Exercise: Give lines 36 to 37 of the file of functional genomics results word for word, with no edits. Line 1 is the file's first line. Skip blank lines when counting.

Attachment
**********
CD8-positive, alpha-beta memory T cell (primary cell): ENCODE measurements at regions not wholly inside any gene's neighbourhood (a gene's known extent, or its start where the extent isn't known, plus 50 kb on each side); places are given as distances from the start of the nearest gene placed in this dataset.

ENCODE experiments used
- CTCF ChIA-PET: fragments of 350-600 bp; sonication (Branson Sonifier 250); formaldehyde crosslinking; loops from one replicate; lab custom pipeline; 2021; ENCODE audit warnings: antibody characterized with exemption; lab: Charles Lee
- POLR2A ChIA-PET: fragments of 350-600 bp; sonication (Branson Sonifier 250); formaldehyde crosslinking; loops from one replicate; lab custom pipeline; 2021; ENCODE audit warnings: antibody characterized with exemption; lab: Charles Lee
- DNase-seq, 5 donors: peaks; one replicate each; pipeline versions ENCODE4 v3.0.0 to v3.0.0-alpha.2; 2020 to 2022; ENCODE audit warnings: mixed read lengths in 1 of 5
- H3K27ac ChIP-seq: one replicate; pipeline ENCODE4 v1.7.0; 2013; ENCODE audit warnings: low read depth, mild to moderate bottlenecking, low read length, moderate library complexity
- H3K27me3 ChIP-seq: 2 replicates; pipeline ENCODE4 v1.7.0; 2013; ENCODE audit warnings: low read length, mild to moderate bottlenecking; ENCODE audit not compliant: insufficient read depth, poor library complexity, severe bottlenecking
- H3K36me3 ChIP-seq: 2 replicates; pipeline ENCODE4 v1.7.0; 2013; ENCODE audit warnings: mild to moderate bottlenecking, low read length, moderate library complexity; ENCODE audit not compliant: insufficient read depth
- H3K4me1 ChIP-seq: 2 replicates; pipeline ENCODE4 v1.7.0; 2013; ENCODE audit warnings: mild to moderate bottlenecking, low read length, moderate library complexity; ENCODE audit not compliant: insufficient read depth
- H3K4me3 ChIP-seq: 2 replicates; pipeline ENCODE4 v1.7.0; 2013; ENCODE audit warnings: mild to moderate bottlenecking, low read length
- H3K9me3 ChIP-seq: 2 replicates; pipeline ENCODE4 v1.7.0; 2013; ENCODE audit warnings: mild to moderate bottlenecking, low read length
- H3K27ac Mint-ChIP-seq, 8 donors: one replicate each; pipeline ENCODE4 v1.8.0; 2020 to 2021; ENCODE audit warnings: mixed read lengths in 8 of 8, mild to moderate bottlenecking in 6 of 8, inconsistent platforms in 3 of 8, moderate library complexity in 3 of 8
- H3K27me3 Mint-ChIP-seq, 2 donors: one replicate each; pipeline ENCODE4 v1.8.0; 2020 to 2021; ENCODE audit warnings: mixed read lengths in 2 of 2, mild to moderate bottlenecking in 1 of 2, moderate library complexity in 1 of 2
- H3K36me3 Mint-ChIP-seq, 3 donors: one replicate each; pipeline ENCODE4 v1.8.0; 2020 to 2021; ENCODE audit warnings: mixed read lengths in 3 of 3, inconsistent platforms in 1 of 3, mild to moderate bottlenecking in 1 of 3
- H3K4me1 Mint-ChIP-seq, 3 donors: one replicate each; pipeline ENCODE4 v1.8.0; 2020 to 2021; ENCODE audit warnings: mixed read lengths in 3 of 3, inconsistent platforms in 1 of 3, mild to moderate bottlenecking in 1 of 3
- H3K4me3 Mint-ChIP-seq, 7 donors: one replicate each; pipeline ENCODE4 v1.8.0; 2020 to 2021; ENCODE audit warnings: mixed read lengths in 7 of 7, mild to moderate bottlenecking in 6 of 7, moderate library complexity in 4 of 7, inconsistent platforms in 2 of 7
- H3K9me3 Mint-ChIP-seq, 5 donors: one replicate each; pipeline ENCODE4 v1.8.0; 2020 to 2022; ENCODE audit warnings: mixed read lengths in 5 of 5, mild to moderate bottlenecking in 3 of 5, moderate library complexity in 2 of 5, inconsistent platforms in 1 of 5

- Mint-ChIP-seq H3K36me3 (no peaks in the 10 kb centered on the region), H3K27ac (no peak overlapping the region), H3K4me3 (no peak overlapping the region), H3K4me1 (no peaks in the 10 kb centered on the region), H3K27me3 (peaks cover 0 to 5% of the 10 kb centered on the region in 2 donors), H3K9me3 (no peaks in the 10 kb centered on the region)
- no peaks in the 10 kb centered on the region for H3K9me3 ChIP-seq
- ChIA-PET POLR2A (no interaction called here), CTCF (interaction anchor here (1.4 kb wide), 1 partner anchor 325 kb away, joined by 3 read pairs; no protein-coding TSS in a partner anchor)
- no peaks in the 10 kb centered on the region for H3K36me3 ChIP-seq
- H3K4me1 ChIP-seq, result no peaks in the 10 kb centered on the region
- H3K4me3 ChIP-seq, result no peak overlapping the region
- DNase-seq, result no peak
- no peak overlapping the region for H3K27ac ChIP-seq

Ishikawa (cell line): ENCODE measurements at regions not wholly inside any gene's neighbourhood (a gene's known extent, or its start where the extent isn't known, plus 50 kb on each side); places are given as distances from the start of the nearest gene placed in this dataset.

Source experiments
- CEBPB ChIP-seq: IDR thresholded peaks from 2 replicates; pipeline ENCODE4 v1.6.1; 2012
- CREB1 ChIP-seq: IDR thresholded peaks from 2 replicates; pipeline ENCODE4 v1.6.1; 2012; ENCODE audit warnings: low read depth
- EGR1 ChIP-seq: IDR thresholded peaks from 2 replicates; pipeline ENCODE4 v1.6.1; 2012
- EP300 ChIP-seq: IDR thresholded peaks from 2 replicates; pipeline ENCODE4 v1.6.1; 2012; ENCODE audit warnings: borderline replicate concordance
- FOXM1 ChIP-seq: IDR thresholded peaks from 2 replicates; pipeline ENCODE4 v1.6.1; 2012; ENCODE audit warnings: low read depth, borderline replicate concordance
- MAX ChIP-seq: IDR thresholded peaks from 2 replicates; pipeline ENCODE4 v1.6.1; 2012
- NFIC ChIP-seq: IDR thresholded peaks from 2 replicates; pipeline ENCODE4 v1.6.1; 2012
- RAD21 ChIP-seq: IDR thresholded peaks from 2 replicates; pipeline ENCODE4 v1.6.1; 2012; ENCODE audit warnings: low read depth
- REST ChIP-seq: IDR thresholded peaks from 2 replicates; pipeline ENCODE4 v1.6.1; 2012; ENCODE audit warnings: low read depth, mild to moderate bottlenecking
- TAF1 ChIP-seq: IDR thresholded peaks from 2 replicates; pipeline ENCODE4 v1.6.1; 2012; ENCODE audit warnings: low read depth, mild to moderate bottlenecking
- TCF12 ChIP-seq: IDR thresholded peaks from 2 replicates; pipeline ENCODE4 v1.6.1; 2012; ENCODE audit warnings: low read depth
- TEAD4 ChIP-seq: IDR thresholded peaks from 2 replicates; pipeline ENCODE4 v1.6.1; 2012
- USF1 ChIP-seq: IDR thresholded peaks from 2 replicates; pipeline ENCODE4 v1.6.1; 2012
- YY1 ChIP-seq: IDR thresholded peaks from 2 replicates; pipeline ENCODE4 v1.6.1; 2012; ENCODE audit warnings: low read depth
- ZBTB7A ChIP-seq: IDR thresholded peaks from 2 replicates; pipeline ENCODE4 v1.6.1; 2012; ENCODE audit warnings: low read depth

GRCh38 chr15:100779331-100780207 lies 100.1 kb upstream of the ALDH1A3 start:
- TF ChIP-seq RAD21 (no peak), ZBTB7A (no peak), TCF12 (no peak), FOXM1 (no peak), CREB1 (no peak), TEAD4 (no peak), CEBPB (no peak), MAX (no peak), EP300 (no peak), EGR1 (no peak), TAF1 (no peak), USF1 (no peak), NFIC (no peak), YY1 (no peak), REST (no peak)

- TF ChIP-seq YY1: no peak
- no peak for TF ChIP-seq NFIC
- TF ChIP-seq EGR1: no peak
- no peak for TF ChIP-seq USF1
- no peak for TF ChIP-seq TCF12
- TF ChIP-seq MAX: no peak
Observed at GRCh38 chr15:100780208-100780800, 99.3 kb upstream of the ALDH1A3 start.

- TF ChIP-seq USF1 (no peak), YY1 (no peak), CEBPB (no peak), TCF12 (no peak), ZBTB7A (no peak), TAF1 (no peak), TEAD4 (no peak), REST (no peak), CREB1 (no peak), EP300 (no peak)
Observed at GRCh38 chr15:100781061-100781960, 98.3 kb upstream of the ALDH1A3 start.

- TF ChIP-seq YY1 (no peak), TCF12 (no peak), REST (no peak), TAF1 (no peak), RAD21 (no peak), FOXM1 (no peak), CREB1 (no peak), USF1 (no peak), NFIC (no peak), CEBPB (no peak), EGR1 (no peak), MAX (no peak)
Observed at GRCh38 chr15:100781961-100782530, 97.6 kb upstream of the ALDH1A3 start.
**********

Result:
- REST ChIP-seq: IDR thresholded peaks from 2 replicates; pipeline ENCODE4 v1.6.1; 2012; ENCODE audit warnings: low read depth, mild to moderate bottlenecking
- TAF1 ChIP-seq: IDR thresholded peaks from 2 replicates; pipeline ENCODE4 v1.6.1; 2012; ENCODE audit warnings: low read depth, mild to moderate bottlenecking